Taken as a whole, the sound in Eternal Darkness comes together as well as any game I've ever played. The music is setting-appropriate, ranging from Arabian-style themes to creepy dungeon themes. All of it is designed to be dark and creepy, enhancing the feel of the game. In later levels, new characters revisit dungeons previously visited by earlier characters, and the game's tracks are memorable enough that there is a familiarity that comes with the music, especially some of the aforementioned Arabian-type themes. The other sound elements in the game are equal in quality. The voice acting is brilliant, led by Jennifer Hale (Knights of the Old Republic, Metal Gear Solid series) who lends her excellent voice talents to the role of Alex Roivas. The rest of the cast is equally masterful, with Richard Doyle (most notable for his portrayal of Walter Gaines in 'Cheers') playing the malevolent Augustus and theater actor Neil Dickson giving the thick, epic narration of Dr. Edward Roivas. The sound effects, ranging from crying voices to whispers to creepy monster moans, are all great in their execution and really heighten the game?s mood.

Control:

The controls are pretty good and are generally well-mapped out. The A button is your basic attack button and many characters can initiate combos with melee weapons. The Z button lets you reload your projectile weapons, the R button lets you lock onto enemies, and the L button lets you run. The X button allows you to sneak, which allows you avoid being seen by the sanity-depleting gaze of enemies. The four-way control pad, along with the Y button can be mapped out to specific spells that can be cast in the field. The pause menu has extensive options that include inventory, game saving and loading, and information about various chapters. You can also watch previously-viewed FMV sequences here. Unfortunately, there are a couple of issues with the control.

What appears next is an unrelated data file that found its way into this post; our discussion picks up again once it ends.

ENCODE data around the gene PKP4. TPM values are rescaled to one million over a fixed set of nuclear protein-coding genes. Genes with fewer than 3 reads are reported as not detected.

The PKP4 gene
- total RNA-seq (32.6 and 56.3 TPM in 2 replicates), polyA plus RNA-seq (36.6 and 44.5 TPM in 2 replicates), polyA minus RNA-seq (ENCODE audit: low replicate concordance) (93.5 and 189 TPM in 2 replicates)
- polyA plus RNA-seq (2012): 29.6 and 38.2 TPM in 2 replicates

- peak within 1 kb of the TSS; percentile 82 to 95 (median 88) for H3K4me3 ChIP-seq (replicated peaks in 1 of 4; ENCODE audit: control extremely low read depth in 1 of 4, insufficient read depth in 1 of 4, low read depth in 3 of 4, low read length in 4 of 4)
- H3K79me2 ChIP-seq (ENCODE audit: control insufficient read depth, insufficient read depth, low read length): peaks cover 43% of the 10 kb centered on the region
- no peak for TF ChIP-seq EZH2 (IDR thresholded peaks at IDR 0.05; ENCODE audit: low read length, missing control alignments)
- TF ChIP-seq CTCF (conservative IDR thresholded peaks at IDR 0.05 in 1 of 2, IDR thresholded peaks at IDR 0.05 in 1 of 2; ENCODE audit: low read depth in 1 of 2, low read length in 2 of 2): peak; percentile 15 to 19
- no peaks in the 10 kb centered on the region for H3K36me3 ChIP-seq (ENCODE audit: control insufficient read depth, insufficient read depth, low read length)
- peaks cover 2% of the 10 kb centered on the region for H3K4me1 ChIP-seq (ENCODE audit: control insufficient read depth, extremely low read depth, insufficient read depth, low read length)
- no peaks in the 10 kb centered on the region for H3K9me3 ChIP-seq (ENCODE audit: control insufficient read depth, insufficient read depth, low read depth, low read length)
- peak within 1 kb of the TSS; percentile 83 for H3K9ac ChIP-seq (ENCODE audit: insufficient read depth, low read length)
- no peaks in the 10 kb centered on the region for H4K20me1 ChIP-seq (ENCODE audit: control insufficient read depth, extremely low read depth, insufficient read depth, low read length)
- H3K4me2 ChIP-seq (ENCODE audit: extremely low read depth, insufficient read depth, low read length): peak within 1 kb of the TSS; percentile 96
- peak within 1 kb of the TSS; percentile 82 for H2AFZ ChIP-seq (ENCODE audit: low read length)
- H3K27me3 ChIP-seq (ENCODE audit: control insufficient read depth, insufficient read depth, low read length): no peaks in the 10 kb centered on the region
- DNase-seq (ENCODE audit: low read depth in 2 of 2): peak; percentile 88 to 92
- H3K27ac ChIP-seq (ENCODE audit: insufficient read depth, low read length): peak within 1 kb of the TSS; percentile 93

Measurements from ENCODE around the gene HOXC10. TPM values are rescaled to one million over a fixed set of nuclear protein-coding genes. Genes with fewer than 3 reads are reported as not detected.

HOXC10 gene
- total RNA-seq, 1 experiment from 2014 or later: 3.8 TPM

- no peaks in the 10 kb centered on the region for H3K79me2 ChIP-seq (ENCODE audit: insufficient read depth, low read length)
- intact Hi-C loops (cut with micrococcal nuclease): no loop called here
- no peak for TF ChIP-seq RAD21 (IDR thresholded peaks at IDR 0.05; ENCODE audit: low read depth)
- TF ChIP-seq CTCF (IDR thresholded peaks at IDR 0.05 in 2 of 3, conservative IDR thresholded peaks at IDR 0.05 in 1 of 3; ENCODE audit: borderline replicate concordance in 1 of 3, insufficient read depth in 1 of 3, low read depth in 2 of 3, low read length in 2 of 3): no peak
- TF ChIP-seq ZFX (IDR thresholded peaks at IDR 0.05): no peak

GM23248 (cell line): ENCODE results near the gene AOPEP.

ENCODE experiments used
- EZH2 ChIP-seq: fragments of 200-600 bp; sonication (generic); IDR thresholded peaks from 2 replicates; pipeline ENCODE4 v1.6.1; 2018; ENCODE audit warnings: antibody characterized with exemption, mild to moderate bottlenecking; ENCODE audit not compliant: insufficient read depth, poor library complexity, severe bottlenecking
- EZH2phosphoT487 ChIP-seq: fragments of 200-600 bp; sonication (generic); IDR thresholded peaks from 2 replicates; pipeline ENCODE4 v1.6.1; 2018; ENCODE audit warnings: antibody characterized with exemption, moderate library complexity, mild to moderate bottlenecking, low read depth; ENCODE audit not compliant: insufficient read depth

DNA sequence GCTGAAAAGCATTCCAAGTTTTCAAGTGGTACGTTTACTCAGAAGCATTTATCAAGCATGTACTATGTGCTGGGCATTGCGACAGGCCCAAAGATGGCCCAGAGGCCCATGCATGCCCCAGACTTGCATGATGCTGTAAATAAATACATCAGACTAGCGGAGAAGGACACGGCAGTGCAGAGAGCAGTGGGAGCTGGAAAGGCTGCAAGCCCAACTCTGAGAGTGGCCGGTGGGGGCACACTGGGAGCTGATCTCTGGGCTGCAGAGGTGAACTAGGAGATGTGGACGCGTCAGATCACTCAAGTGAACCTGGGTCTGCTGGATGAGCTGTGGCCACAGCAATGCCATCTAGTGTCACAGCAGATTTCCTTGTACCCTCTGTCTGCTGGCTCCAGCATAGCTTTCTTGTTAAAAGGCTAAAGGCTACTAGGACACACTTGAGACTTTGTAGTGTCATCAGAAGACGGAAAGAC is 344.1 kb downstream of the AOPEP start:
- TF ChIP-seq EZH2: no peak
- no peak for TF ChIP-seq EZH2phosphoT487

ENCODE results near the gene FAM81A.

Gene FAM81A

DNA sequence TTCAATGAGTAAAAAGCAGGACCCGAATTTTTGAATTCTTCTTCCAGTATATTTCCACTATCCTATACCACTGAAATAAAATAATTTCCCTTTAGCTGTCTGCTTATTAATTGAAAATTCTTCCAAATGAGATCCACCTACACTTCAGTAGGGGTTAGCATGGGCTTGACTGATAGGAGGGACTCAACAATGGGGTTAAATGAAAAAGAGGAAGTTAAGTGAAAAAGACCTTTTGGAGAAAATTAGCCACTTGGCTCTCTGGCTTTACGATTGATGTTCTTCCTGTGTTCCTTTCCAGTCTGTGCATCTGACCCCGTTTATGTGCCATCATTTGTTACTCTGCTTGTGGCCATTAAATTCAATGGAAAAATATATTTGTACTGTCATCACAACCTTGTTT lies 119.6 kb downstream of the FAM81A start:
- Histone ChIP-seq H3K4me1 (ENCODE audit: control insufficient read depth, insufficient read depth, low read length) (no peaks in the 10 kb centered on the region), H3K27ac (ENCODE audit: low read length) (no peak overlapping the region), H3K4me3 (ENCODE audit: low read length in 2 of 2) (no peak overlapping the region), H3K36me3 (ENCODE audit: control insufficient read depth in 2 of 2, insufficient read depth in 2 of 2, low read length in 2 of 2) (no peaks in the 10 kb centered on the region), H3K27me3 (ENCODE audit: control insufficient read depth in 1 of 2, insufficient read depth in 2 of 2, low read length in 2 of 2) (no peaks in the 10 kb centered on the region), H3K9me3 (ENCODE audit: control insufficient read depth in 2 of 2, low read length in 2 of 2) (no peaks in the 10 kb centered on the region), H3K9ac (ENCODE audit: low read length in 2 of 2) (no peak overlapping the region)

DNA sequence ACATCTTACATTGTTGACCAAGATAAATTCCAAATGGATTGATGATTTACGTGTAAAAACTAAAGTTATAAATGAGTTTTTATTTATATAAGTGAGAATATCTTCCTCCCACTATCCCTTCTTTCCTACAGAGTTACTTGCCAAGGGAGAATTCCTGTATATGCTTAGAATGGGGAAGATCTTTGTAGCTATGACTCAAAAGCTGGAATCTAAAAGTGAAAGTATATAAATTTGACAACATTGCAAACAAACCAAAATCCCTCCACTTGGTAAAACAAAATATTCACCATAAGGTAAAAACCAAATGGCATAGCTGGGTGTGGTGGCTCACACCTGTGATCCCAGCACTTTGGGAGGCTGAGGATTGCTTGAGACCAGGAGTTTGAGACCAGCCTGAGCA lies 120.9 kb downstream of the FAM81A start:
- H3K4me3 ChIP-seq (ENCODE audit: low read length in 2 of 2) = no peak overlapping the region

One, the game?s auto-targeting system requires you to 'slightly release' the R button to change targets. This is easier said than done, and often I found myself re-targeting the same enemy. Most of the time this isn't a huge problem since the game normally auto-targets your closest foe, but there are rare instances when enemies far away were bigger threats and I had a rough time targeting them. Two, Eternal Darkness utilizes realistic human physics in making the game. In other words, don?t expect any superhuman physical feats out of your characters, especially the larger ones. This is only a problem insofar as the characters will not always be as agile and responsive as you?d like them to be, especially in combat. (Yeah, I know it takes a 70 year-old man a little time to reload a gun, but still?) I won?t call them ?sluggish controls? because I believe Silicon Knights intentionally made them that way, but there is still a bit of a learning curve in becoming comfortable with them.

Longevity:

My first time through this action-adventure game took about 15 hours, and most gamers will probably finish it in a similar amount of time. The game also offers some replay value, as beating the game three times unlocks a special ending.

APPROPRIATENESS ISSUES: Violence:

There's no getting around it; this is a mature game for mature gamers. The ESRB rating is based on the blood and gore in the game, which, while not gratuitous, is still prevalent. The evil forces in the game often display a sadistic bent, so expect several unsettling instances of murder. In truth, I?m not sure I have ever been as saddened by scenes in a game as I was by the horrible and tragic ends of the people in Eternal Darkness. The scenes aren't always gory, per say, but they are violent and they can be very uncomfortable to watch.